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Scented Plants

Course CodeBHT229
Fee CodeS2
Duration (approx)100 hours
QualificationStatement of Attainment


  • Learn how to Grow and Use Scented Plant
  •  A correspondence course for the enthusiast or commercial grower.

Learn to identify, grow (propagation and culture), and use different types of scented plants. You will find out how to harvest and dry scented plants, and through practical assignments actually make a whole range of exciting herb crafts (e.g. pot pourri, soaps, candles). Learn also how to landscape a scented garden and expand your knowledge of dozens of different scented plant species. 

Know the plant naming system and the uses of scented plants
There are many ways you might classify scented plants.

  • By plant part -scented flower, scented foliage, scented fruit, scented root, etc.
  • By plant group -scented bulbs, scented climbers, scented trees, scented shrubs, etc.
  • By type of scent -strong scent, subtle scent, sweet scent, foul scent, etc.
  • By use -edible herbs, plants for landscape use, for use in perfumes & cosmetics, etc.
  • By plant family -plants which have similar botanical characteristics.

Many scented plants tend to fall into one of the following plant families. By becoming familiar with these families, you will develop a foundation for understanding and identifying scented plants.

Understand the cultural requirements of a range of scented plants
Learn how prevention is always the best cure. Try to keep the environment friendly to the helpful insects, a healthy soil structure with added compost, and maintain suitable environmental conditions for the plant. If you don’t have the right plant in the right place, they tend to struggle more. Follow these simple steps when selecting a site for a plant:
Heat, cold, wind, rain, frost, shade, pollution and other environmental problems can have disastrous effects on plants.
All plants need water to grow, and to survive. Learn about composting, planting, pruning and methods of propagation

Know how to make a range of products and uses for scented plants.
Methods of drying herbs, making potpourri, cosmetic products
lavender crafts and rose crafts

Understand harvest and post harvest techniques
If you are to reap the benefits of quality produce, crops must be handled properly during harvest and post harvest.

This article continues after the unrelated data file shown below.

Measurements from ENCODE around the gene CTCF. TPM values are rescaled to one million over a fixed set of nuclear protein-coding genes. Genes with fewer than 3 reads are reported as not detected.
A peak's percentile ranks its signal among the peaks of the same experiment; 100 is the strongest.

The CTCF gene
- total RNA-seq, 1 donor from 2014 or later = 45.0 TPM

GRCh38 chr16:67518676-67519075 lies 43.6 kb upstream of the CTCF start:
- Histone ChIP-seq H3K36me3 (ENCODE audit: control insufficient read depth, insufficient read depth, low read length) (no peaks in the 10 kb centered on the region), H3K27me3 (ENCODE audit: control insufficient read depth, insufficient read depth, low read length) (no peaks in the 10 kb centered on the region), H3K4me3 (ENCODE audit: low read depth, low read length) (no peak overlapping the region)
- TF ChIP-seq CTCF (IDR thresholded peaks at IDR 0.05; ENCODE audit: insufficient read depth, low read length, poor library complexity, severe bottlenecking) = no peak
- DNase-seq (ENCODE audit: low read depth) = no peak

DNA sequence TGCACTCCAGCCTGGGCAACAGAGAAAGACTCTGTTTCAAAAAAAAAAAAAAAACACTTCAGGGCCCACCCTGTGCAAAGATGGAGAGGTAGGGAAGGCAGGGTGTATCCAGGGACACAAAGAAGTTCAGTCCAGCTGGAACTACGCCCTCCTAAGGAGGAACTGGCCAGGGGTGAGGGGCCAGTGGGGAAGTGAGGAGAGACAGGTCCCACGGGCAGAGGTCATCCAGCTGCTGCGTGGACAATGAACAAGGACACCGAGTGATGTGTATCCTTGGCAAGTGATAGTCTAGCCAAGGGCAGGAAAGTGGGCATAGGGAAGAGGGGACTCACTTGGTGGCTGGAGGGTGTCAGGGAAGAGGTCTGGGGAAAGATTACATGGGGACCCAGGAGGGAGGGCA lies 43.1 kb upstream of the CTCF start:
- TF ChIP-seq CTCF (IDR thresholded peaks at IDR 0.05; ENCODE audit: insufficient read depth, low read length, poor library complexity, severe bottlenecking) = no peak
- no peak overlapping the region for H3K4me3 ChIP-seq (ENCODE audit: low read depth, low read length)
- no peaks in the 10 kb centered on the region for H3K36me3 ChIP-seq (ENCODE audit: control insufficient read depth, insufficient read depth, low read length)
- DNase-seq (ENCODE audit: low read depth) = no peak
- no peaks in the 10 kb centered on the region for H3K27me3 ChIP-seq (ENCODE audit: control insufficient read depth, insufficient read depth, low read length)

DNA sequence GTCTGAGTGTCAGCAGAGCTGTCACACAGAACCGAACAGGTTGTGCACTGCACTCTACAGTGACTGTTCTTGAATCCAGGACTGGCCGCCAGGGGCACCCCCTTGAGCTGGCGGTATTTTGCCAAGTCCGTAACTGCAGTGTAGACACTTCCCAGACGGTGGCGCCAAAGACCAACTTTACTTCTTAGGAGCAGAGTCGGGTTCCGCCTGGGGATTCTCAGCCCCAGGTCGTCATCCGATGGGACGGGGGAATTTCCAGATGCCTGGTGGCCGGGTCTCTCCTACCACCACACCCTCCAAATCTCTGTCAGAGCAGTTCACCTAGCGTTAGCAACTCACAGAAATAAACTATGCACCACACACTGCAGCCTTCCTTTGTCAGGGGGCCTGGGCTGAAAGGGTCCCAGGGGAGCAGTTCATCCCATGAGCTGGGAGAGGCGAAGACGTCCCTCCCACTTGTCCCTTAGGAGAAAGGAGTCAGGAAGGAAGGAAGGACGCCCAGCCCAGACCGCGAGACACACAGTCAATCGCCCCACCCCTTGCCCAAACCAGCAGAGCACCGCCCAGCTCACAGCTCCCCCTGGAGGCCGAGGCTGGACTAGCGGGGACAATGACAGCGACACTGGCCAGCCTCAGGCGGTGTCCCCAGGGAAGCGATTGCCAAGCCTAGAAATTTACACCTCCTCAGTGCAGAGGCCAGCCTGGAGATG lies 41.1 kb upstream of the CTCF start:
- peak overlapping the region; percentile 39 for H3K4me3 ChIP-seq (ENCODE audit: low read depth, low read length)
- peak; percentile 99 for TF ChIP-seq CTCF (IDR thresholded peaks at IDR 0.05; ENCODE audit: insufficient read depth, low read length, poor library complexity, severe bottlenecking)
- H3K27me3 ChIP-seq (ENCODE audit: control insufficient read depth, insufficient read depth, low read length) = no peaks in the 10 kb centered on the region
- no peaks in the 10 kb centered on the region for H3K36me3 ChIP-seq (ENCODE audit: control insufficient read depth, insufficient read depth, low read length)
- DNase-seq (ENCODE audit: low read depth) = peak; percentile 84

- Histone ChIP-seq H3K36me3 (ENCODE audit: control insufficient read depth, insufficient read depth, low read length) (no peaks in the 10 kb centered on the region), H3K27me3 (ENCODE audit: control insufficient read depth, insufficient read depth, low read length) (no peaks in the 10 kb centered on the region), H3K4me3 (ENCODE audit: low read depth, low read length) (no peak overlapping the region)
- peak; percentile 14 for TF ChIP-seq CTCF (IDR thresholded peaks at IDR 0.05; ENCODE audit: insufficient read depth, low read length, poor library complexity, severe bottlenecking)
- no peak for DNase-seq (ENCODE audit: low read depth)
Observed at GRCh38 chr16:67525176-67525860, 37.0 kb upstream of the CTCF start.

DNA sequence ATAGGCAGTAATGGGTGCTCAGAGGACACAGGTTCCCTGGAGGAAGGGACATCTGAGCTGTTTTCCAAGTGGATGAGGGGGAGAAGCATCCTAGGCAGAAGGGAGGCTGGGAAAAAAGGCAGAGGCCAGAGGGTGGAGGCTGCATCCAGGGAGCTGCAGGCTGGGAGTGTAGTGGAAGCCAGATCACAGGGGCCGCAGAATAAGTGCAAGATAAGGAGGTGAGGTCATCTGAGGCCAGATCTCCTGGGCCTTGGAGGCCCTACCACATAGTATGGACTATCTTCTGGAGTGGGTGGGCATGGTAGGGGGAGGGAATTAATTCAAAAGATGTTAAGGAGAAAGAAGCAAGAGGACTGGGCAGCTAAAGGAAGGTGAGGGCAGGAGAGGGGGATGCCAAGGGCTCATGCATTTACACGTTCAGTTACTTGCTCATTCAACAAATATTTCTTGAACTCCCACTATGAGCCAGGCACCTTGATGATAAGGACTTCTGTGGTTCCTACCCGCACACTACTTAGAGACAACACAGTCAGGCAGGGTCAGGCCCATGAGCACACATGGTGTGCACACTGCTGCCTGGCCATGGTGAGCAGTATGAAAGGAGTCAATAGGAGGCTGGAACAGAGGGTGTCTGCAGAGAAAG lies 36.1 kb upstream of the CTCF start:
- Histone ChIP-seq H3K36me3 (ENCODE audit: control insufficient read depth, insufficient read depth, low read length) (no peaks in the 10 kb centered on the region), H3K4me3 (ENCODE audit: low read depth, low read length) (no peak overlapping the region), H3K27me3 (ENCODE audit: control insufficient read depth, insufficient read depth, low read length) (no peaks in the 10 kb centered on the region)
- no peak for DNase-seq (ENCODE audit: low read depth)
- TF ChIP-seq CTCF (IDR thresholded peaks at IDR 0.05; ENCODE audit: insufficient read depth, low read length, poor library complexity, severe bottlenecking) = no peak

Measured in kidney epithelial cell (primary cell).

Look at the the various methods for harvesting herbs


Know a range of the most commonly grown scented plants
Many scented plants are also commonly known as herbs however there are many that are not herbs but still have a wonderful scent and should be considered for inclusion in a scented garden
Know a range of the less commonly grown scented plants
including fragrant Australian natives


Understand commercial applications of scented plants.
Many species of scented plants are grown commercially for their: Cut flowers, Oils, Foliage, Roots,Tubers
Some producers set up to specifically supply commercial growers (i.e. producers of oil or bulk flowers) with tube-stock or grow scented plants for specialist retail nurseries.
operation options, farming options
market research
creating a scented garden


Lesson Structure

There are 8 lessons in this course:

  1. Introduction
    • How Scented plants are used
    • Types of scented plants
    • Plant Naming System and pronouncing plant names
    • Scented Plant Families
    • Resources and Networking
    • Plant reviews
  2. Culture
    • Soils
    • Soil Composition, soil types, improving soils
    • Soil Mixes, porring media and component
    • Plant Nutrients and fertilisers
    • Plant Health -identifying and controlling problems
    • Weeds and weed control
    • Watering plants
    • Planting, staking, mulching, pruning, protection from wind, salt air, etc.
    • Plant reviews
    • Propagation
    • Methods of propagating this group of plants; creating a scented garden; growing in pots, inside, or in the open ground.
    • Plant reviews
  3. Crafts from Scented Plants and Herbs
    • Herbs for cooking
    • Howe to dry herbs
    • Pot pourri, scented candles, tussie mussies, sachets, etc.
    • Cosmetic uses -Hair rinses, baths, skin care
    • Candle Making
    • Exotic herb oils
    • Scented Plants in Pots
    • Lavender crafts
    • Rose Crafts
    • Plant reviews
  4. Harvesting and Processing
    • Harvesting hints
    • General rules for harvesting flowers
    • Storing harvested material
    • Freezing
    • Deterioration
    • Bud harvesting
    • Shelf life
    • Post harvest treatments
    • Chemical treatments
    • Harvesting and grading carnations
    • Harvesting and drying lavender
    • Harvesting Herbs
    • Harvesting leaves, roots, fruit, seed
    • Harvesting for medicinal use
    • Plant reviews
  5. Commonly Grown Varieties
    • Listing dozens of scented garden plants